The acuity of the problem [of universalization] lies in the necessityof maintaining the I in the transcendence [of the face-to-face] withwhich it hitherto seemed incompatible [given its self-interests]. (TI:276)
Cycle through 1/4, 1/3 or full stop increments to choose exact exposures without compromising the intended shutter speed or aperture. Includes various methods of control via dedicated buttons, LCD display, monitor, or remotely via APP / RCP2.
The lens body is made of aluminum alloy material, and the key parts such as focusing are made of precision copper material. The lenses are made of German Schott glass with high-definition nano-coating. The front end of the lens is coated with a waterproof and anti-fouling film.
The lens is native to the MFT frame, and can basically cover the APS-C frame after using the adapter ring. If you need to use it on a full-frame camera, please turn on the APS-C frame mode on the camera body, and you can use it normally.
The anamorphic extension lens installed in front of the lens on the market can adapt to more lenses, but it still faces the problems of needing secondary focusing, increasing the size of the device, and reducing the sharpness of the picture, and the price of the combination lens + lens is much higher than SIRUI anamorphic lenses. Therefore, an anamorphic lens with more convenient operation, higher cost performance and better quality will be a better choice.
I believe this is possible since symmetrical math is easier to process than debayering math. The camera is capable of taking that full 12k image, demosaicing it inside the camera, and creating a 4K Blackmagic Raw file inside the camera. All without windowing in on the sensor, which is what most competitors do. If you think about it, it makes sense. It's easier to take 12K and 6K from a symmetrical sensor (just get all your computations in half) than it is to get 4K from 8K on a Bayer sensor where the computations have to take the Bayer pattern into account, which is more complicated mathematically.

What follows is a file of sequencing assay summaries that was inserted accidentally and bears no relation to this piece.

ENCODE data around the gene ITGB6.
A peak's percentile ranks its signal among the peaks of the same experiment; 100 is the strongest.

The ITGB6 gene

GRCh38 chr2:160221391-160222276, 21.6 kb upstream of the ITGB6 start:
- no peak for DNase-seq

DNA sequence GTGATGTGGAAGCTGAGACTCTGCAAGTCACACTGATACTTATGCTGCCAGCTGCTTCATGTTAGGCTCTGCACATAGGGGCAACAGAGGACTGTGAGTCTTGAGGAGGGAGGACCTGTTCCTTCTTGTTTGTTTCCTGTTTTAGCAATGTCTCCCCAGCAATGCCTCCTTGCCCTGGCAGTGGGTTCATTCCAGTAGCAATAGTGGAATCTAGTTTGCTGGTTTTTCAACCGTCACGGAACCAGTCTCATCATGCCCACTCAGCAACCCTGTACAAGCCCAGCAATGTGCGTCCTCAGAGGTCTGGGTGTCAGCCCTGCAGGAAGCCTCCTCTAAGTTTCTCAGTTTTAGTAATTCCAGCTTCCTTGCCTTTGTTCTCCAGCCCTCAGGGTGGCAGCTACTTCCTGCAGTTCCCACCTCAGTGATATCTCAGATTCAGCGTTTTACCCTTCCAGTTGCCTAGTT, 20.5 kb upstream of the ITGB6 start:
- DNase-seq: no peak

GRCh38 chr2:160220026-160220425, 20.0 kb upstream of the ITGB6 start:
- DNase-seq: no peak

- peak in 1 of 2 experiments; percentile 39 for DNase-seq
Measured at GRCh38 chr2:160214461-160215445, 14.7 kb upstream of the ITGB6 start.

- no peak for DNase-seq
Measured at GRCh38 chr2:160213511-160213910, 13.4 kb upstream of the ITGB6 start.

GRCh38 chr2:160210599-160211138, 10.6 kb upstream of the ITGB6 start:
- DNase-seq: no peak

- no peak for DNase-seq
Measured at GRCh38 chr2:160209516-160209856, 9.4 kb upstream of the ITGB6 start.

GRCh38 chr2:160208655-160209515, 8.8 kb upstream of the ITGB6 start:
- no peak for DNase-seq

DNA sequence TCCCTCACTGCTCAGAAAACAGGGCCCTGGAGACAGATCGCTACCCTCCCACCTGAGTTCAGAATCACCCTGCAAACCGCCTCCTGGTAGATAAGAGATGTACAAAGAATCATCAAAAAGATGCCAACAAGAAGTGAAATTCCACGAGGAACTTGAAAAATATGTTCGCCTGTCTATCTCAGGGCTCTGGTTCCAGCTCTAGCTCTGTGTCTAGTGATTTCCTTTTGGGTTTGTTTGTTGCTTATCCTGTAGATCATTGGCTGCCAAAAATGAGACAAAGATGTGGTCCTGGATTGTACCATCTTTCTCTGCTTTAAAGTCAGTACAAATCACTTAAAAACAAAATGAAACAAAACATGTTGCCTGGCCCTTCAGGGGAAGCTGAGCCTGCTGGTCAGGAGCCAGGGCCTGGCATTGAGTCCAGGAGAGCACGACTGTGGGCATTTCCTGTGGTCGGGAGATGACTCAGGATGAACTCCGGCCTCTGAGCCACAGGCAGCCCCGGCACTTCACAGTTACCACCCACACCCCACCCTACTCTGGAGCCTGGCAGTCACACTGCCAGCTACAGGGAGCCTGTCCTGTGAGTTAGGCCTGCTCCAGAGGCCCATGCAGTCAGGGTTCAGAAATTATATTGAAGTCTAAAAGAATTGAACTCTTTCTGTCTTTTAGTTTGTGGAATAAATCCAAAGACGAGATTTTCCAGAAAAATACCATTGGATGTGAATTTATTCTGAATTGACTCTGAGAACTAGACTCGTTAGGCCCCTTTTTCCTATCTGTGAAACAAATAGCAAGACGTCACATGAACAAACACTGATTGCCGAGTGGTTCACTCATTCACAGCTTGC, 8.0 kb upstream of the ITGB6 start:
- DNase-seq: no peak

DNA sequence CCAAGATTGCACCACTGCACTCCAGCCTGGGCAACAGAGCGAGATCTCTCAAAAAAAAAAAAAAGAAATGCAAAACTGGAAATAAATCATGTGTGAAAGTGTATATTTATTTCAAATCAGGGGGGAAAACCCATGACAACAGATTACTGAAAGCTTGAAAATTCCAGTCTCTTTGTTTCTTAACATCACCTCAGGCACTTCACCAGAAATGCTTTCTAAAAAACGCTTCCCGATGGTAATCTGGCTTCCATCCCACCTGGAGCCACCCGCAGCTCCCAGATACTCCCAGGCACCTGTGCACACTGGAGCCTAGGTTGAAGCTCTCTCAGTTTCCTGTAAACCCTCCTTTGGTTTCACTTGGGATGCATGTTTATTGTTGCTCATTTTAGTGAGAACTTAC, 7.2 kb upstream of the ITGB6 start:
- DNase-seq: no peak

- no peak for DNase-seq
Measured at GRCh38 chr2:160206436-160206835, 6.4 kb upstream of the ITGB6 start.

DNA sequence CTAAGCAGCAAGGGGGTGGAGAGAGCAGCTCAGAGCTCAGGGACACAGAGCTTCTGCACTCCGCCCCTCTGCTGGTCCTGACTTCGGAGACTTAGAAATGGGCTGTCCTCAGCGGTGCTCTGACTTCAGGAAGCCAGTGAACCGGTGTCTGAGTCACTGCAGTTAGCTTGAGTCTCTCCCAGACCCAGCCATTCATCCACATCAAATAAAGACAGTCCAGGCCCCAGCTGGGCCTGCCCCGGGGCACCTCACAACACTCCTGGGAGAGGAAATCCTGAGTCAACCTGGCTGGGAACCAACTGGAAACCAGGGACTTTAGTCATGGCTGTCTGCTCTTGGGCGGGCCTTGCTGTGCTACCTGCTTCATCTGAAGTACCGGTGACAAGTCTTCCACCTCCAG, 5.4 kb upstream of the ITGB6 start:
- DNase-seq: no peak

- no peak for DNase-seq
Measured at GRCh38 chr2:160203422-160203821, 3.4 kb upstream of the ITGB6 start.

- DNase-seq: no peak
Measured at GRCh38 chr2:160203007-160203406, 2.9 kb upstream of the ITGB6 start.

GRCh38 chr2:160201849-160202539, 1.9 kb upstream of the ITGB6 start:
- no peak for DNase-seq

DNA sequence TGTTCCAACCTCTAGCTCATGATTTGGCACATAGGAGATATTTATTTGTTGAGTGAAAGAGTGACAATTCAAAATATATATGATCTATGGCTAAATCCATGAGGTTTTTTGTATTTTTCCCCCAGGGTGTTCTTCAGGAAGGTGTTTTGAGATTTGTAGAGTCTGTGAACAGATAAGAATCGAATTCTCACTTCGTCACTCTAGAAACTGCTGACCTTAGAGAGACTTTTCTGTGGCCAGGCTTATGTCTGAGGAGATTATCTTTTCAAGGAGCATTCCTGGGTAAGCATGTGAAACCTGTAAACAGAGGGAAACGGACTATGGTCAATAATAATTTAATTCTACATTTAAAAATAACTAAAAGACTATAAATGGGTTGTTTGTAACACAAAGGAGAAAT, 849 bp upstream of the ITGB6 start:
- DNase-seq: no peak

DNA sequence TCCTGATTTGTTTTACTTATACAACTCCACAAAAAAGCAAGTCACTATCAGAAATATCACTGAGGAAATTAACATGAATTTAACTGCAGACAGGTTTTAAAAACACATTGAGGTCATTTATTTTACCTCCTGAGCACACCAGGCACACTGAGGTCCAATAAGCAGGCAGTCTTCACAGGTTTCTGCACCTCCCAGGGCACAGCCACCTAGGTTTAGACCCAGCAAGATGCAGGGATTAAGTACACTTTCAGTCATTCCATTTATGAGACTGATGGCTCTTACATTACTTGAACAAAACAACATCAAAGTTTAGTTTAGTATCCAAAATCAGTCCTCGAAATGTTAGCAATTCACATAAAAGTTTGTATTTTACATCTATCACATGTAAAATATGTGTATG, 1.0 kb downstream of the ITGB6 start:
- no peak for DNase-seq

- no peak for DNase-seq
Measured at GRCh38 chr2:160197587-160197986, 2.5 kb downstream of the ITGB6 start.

Well, by shooting with the full sensor, all your lenses shoot the field of view you are used to, and you have a functional set of coverage. Your 18mm looks like an 18mm. You don't suddenly need an 8mm lens to get a wide shot because you've windowed down to 2K resolution. The biggest frustration when shooting in slow-motion on other cameras is that we need to take out extra wide lenses to get back to fields of view when you window down the sensor.
The camera can do 4K 120fps in full sensor, 2.4:1 4k to 160fps, or if you want 240fps, which is the realm of real slow-motion seriousness, you can go down to a 4K Super 16. The Super 16 is actually really pleasing imagery and didn't feel anywhere near as "artifacty" as windowed views sometimes feel with other sensors.
One idea for an accessory would be a drive holder that screws into the rosette on the righthand side. Some sort of clip or mount would go a long way. That said, I used velcro while shooting and it worked just fine. There is a little screw receptacle next to the USB port to lock in the USB and prevent accidentally knocking it out. Hopefully, third-party manufacturers will launch robust USB-C cables soon with the built-in screw to lock it in place. USB does make me a little nervous as a field connector, and some sort of locking USB-C would be wonderful.
For future generations, Blackmagic could shorten the overall body length of the camera, which is one area where they are different than the competition. This body is large enough to require a shoulder mount, and the full-sized Ronin model, but something shorter would be a game-changer for rigging.
All of the tests are finished in 8K. If you happen to have an 8K monitor, you can watch in full 8K. Though with today's compression limitations from streaming services, it may not look much better than a 4K image. It's far more likely that you'll see noise from the internal compression or the final stage delivery compression than you will see resolution artifacts from 12K. We're definitely in the realm of serious oversampling here.
To me, it seems like this is a camera that will be mostly shot to external NVMe SSDs. That said, it would be nice to see the SD and CFast slots removed and replaced with something else or less space. It'll also be amazing to see this in a full-frame sensor format down the road, though that would be something like 16 or 18K, which feels ridiculous.
I wasn't so impressed with this camera's look. Pushed it wasn't great (but that was YouTube times). We have a few super funky news reports in the ABC here lately, which I suspect might be a new prototype camera running a super compressed intra format. I know, because I run my screen super dynamic custom setup, and when these things come on, the faces turn a mushy red blotch, from the image being too baked with too little real detail etc. Back a few years back, when another set of cameras were being tested, we got horrible nasty yellow studio feeds crawling with aliasing. It could be some horror upcoming h265/h266 consumer conversion, camera from a major supplier, even a phone, but... Even a webcam interview so oversaturated I could turn the colour to 1/3-1/5 to get it normal with a super cheap noisy video look, looked better colour definition than the funky one I'm noticing, which is obviously much better and clearly defined then the webcam. 2b1af7f3a8